Factoring and the Distributive Property
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Factoring and the Distributive Property


Find the greatest common factor
of these monomials. And when they say monomials,
that’s just a fancy word for saying a one term expression. Each of these only, obviously,
have one term in them. Now to find the greatest common
factor of these, the way I think about it is, I like
to break up each of these terms into their constituent
parts. Make them a product of the
simplest things possible. For regular numbers like 10, to
me that means break them up into their prime factors, and
for these variable expressions like cd squared, break it up
into the product of the most simple variable, for example,
c times d times d. So let’s do that for each of
them and see what the greatest common factor is. Where do these overlap in
terms of their factor? And we care about the
greatest overlap. So let’s do this first one. 10 cd squared, what
is that equal to? Well 10 is equal to 2 times 5. You could do a factoring tree
here, but these are pretty straightforward numbers
to factor into. They’re prime factors. So 10 is 2 times 5, c, all you
can do is break that, you could just write that as
a c, you can’t really simplify that anymore. And d squared can be written
as d times d. So I have essentially broken
10cd squared into this, into the product of kind of the
smallest constituents that I could think of. The prime factors of 10,
and then c, and then d. Now let’s do 5cd. Well 5cd, 5 is prime, so its
prime factorization is literally just 5. c you can’t break that down
anymore, that’s just a c, and then times a d. So we really didn’t do anything
to this expression right there. And then finally you have 25c
to the third d squared. Well 25 is 5 times 5, and then
we have times c times c times c, that’s what c to the third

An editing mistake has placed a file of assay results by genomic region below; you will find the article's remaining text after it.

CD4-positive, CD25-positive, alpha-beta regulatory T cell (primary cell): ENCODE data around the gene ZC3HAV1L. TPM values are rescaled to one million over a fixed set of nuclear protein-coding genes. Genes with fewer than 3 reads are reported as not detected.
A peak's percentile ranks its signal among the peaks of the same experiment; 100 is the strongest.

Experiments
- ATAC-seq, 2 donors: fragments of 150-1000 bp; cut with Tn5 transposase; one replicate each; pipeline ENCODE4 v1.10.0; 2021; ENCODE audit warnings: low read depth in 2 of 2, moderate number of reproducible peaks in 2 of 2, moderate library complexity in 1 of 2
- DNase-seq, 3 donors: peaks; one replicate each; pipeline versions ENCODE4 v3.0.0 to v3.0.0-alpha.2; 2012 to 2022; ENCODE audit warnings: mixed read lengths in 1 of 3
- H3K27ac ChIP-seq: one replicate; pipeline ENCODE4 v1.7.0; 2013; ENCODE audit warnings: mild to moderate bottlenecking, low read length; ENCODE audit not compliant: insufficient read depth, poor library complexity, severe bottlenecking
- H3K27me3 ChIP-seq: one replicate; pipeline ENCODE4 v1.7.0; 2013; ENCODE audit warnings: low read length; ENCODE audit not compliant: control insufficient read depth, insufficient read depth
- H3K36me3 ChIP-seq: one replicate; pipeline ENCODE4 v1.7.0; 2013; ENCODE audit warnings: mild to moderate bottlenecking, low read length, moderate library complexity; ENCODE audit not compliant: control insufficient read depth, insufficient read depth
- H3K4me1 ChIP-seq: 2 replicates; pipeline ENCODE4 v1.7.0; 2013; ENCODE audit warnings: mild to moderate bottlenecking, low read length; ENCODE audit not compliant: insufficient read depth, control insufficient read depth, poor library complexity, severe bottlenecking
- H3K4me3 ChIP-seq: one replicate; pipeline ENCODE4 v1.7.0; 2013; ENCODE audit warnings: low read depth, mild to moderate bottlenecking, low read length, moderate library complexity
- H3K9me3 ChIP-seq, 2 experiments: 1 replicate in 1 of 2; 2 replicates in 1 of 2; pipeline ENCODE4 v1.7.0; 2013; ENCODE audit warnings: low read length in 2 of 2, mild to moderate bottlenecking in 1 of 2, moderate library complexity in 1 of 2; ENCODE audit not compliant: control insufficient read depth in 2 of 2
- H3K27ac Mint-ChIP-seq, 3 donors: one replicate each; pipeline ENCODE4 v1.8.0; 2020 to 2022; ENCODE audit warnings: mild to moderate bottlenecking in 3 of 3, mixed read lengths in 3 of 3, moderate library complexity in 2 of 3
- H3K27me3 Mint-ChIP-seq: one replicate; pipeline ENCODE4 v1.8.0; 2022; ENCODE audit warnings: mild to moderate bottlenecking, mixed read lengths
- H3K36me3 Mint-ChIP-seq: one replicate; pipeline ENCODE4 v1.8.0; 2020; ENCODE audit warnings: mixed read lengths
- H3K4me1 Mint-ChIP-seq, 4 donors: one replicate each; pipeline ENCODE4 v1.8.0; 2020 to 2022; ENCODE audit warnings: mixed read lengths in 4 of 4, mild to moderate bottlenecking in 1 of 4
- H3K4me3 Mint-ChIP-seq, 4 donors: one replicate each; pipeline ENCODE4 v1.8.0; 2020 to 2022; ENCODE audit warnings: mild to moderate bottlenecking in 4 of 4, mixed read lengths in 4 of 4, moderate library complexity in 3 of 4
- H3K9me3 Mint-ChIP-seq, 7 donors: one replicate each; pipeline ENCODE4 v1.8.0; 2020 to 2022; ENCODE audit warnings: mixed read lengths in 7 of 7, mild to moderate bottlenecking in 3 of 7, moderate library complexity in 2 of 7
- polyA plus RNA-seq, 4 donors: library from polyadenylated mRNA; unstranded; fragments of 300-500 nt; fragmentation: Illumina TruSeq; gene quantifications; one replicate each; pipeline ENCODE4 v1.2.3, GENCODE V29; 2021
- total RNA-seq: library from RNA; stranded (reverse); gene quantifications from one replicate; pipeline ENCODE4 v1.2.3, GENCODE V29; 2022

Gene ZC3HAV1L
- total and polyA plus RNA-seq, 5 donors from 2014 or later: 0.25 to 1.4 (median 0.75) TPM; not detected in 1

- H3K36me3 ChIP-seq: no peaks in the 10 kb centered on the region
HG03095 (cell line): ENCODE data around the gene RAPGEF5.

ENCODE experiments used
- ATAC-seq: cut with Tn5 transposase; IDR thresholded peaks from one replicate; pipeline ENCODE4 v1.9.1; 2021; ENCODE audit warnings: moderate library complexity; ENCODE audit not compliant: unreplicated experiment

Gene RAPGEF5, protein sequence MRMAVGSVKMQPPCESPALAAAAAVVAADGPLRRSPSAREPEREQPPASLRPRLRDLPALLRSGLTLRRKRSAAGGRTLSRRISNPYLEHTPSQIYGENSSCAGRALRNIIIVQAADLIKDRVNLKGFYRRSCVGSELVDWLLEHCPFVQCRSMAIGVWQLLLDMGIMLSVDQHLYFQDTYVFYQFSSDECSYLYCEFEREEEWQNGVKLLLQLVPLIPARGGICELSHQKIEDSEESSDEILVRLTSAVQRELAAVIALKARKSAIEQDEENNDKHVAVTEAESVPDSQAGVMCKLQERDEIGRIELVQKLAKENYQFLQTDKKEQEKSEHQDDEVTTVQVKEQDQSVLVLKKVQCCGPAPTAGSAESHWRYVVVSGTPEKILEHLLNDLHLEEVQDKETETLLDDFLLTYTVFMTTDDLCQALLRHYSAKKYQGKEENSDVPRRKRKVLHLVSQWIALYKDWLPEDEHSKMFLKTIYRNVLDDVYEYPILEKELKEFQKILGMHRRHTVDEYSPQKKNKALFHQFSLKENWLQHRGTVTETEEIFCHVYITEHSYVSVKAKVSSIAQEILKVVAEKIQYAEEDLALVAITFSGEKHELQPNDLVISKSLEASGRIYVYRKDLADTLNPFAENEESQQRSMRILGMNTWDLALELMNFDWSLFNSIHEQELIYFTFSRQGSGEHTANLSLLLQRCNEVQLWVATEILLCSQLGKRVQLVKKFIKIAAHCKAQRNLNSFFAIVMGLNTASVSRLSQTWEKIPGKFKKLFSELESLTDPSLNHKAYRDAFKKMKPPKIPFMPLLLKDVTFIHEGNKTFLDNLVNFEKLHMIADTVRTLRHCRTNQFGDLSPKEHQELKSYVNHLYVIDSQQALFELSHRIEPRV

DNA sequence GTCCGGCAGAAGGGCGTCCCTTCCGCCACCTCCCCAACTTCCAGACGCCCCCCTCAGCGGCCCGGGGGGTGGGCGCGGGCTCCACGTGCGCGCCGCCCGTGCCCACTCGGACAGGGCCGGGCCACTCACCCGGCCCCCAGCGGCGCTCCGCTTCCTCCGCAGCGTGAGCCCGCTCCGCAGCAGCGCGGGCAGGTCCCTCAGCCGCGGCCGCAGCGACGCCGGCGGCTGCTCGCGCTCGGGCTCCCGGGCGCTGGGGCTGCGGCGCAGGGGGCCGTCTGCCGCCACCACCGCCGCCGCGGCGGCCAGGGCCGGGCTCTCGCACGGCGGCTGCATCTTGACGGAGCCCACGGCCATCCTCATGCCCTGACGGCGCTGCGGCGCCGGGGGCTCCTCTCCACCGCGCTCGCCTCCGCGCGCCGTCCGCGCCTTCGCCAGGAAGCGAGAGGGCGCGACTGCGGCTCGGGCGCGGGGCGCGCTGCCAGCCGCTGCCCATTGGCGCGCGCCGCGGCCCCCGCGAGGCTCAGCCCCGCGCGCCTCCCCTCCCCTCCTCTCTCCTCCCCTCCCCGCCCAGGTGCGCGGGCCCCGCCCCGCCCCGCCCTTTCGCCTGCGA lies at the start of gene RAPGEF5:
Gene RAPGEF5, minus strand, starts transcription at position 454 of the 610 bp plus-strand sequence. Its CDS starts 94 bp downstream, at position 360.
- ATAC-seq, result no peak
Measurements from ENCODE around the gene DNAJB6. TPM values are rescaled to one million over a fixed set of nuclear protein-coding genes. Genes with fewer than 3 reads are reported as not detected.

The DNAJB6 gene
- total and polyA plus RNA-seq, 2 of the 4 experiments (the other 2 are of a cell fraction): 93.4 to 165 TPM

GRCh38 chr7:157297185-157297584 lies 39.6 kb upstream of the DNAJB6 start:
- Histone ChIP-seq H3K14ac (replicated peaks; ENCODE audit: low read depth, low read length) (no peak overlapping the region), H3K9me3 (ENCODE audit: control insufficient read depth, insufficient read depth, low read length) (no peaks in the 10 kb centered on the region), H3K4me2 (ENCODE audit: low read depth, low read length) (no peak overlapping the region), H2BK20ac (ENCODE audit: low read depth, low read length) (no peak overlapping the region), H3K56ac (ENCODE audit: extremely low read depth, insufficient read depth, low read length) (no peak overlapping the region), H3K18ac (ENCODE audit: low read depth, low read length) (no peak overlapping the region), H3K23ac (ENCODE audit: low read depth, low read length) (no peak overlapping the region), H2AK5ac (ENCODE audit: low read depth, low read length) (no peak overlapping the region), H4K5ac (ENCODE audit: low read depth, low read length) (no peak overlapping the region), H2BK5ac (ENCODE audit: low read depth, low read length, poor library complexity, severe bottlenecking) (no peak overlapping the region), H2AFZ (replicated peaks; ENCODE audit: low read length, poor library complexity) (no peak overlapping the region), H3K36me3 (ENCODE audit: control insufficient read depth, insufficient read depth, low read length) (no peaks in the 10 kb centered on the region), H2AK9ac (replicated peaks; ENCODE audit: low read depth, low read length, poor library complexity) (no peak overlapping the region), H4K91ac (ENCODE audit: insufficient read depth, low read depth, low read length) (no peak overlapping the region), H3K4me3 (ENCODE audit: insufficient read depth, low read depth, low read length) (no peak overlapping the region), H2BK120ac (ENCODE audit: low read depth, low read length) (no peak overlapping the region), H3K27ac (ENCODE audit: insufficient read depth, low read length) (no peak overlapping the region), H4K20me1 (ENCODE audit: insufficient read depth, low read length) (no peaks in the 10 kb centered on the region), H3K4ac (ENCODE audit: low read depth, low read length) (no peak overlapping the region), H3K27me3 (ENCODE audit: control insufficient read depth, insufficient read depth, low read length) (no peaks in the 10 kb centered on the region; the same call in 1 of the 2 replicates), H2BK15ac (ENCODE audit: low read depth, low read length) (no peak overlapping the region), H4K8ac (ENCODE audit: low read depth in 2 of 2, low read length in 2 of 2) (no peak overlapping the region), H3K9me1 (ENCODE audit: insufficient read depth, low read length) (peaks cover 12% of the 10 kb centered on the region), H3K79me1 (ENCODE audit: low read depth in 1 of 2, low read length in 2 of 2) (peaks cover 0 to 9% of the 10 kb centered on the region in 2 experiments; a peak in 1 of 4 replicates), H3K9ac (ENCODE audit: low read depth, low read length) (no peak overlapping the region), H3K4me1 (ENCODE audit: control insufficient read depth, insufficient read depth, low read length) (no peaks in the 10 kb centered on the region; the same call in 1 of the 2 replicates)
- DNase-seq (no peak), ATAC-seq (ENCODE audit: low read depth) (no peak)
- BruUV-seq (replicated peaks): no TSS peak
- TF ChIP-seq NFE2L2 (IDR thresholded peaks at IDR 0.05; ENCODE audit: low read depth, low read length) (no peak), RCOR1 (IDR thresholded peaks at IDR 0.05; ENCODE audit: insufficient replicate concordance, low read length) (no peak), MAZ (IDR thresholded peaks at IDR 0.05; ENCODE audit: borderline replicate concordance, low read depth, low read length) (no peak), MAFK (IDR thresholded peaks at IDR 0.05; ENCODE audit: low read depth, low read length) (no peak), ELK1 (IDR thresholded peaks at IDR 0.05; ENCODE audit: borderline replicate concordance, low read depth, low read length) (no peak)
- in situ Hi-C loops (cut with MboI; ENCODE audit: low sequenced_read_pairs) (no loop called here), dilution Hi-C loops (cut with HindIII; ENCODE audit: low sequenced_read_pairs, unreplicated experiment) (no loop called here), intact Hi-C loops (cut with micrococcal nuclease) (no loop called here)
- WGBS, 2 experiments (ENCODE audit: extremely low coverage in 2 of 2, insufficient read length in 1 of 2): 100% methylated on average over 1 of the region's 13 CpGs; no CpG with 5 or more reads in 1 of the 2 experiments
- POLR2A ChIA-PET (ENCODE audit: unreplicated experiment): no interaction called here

is, and then we have times d squared, times d times d. Now, what is the greatest common
factor, or what is the greatest common overlap between
these three things? Well they all have a 5. Let me circle them. You have a 5 there, you have a
5 there, you have a 5 there. They all have at least one c. You have one c there,
one c there, and then another c there. And they all have
at least one d. You have a d there, you have
a d there, and then you have a d there. Now they don’t all have a second
d, only the first one and the third one
have a second d. And they all don’t have a second
or third c, only this last one has a second
or third c. So we’re essentially done. The greatest common
factor is 5cd. In fact you can’t have a greater
number than 5cd be a common factor, because the
largest factor of 5cd is 5cd. So the greatest common factor
of these three monomials, or these three expressions,
is 5cd. The largest number of factors
that overlaps with all three of these expressions is
a 5, one c, and one d.

3 Comments

  • Coldbrand

    Thank you for helping me. I'm trying to prepare for a final that's my last step for graduating from my first college (it unlocks my last class.) I'm very strong in other subjects, but I've always been terrible at math. The way you've structured this website is really helping me at least get something out of math (with the way you copied the achievement system of modern video games and applied it to academics) as well as these carefully paced videos that thoroughly explain the material.

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